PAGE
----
“It’s like the love child of a crescent roll and brioche.”
Those were my friend’s words as we sat outside Hruska’s Kolaches in downtown Provo. She was describing the bread at the new bakery, and the assessment was pretty accurate.
If you’ve never had a Kolach, we recommend it. It’s a Czech/Slovak pastry with an exposed fruit filling and buttery bread. Hruska’s also serves savory pastries in case you want something more hearty. The folks who run Hruska’s are actually from Texas, but they have Czech roots, and opened the bakery’s new location (434 W. Center St.) on April 1. No April Fool’s trick here, though. Just a wide range of tasty pastries.
Hruska’s closes shop each day once their pastries sell out. Be aware that this happens fairly early. We got there at just after noon and most of the Kolaches were gone. Luckily, there were still enough options for the four of us to each get a sweet and savory Kolach. Here’s how it went.
As for the savory pastries, our favorites were the Sausage and Gravy, and the Asparagus, Mushroom and Sun Dried Tomato. The Sausage and Gravy Kolache didn’t skimp on the meat, and paid worthy homage to biscuits and gravy. As for the Asparagus, Mushroom and Sun Dried Tomato, it was a bit different than the other ones we got, but not necessarily in a bad way. It also had feta cheese on it, if you’re into that sort of thing.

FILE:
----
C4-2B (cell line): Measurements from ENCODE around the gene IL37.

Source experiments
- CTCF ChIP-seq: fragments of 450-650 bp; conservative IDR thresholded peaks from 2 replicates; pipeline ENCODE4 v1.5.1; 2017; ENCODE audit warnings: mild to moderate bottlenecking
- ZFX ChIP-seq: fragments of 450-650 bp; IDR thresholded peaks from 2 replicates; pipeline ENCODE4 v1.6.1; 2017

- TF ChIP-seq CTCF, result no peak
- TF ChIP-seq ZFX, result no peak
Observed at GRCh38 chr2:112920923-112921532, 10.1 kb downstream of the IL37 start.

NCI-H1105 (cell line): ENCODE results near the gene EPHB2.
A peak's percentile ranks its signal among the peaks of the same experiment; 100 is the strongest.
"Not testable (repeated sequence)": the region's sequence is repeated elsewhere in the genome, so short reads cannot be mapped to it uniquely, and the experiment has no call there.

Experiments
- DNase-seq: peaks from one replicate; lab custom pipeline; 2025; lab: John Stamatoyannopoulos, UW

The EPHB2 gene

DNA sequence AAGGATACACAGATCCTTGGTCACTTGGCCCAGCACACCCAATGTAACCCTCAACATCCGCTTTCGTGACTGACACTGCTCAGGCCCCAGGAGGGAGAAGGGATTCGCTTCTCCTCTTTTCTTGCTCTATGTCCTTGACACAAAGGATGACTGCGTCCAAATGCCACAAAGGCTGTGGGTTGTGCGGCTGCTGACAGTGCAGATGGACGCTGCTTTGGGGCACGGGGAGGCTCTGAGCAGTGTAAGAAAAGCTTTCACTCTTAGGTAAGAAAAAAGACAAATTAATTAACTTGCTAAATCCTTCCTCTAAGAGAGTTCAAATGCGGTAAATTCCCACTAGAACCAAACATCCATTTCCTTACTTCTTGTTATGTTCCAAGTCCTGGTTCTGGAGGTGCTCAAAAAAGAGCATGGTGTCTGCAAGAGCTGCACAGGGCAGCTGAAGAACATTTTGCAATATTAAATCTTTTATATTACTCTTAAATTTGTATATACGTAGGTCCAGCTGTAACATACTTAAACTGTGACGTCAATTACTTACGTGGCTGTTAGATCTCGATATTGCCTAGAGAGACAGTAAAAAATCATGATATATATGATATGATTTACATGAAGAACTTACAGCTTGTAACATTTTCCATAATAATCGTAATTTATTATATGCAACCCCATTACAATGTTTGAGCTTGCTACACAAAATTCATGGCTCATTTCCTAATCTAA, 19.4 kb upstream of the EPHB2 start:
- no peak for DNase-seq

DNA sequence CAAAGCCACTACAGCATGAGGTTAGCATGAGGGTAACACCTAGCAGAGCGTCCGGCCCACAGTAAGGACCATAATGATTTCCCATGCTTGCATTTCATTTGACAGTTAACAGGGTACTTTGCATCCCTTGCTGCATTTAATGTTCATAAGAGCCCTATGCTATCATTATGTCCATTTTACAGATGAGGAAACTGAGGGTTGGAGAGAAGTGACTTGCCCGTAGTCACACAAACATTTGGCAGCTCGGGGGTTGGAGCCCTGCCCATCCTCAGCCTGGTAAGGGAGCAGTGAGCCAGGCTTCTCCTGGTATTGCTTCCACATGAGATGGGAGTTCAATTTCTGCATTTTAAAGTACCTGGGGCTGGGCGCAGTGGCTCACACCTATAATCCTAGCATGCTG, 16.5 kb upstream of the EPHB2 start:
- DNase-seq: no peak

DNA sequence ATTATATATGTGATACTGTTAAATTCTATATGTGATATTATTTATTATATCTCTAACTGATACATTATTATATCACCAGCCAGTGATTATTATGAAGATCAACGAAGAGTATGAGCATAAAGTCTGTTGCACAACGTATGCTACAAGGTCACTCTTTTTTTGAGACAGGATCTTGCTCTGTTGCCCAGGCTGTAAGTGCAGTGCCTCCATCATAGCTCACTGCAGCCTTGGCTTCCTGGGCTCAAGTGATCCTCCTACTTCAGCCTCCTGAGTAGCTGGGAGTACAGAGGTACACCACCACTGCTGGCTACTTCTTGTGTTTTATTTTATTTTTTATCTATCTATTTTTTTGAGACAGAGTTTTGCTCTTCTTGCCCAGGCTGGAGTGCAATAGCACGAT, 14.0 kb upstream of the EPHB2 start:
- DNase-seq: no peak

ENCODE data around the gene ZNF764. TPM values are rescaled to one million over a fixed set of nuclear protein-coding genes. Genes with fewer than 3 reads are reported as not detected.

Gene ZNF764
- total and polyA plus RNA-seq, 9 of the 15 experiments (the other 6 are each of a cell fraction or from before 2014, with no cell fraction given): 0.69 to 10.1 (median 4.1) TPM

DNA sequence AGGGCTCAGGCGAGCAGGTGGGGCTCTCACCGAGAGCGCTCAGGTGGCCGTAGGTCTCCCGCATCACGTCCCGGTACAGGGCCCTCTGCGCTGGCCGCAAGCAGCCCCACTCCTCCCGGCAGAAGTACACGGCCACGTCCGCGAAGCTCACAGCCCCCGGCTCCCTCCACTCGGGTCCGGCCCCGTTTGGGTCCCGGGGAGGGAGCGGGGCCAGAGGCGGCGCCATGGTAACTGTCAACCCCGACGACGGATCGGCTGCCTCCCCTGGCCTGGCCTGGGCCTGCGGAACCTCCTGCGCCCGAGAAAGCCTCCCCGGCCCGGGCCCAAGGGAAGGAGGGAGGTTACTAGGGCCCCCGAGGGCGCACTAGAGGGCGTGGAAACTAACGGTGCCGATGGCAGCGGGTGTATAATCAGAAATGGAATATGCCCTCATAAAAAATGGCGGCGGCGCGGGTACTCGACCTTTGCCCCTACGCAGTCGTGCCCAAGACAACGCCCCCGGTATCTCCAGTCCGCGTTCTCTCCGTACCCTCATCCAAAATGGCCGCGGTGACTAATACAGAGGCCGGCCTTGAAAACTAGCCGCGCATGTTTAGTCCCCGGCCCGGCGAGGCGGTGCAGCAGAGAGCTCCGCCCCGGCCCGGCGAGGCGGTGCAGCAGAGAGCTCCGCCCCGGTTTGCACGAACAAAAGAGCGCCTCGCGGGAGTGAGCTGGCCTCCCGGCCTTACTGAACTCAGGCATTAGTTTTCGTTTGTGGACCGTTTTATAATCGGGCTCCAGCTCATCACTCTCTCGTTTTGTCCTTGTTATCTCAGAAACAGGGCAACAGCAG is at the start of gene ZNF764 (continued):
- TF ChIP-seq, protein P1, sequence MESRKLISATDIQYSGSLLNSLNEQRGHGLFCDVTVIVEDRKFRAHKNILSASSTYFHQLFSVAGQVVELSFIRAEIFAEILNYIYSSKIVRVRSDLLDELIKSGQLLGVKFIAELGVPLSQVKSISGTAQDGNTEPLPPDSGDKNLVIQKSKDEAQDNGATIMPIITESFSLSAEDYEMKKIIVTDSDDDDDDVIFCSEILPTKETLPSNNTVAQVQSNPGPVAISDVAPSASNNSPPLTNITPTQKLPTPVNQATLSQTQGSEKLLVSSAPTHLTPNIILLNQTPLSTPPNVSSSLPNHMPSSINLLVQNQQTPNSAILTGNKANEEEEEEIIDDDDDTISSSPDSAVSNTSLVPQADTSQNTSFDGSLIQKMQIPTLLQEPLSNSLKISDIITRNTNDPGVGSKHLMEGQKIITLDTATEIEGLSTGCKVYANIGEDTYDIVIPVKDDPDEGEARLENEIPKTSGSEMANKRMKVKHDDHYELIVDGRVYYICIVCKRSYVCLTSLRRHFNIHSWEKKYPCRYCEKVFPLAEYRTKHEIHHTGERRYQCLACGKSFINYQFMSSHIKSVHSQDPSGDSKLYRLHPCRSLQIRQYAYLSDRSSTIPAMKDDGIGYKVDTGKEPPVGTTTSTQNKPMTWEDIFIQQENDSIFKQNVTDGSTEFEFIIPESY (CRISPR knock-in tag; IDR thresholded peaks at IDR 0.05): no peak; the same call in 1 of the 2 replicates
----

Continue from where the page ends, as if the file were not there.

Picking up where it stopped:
I ordered the Sweet Potato Walnut Hash Kolach, thinking it might be on the savory side. I’m not sure why I thought this, because sweet potatoes are … well … sweet. No matter, though. This one was a bit sweet, though tamer than the fruit Kolaches. I really liked this one — it wasn’t quite like the other sweet pastries, but not like the savory ones either.
A lot of the fruit Kolaches come with a standard filling — just the fruit — or a mix of fruit and sweet cream cheese. There are also ones with just the cream cheese, and we got one of those as well. They were all good, but the fruit/cream cheese mix was my favorite. I opted for the Peaches and Cream Cheese Kolach and was not disappointed.
In the end, though, it all goes back to that delicious bread. We asked one of the owners what his secret was, and he said it was butter. Lots and lots of butter. Fair enough.
These buttery Kolaches are inexpensive — each one is around $2 — so the monetary risk here is minimal. Their pastries are a bit different than what you’ll find elsewhere in Utah County, and perhaps that’s reason enough to give Hruska’s a try. If you’ve ever wondered what a crescent roll/brioche lovechild tastes like, you know where to go.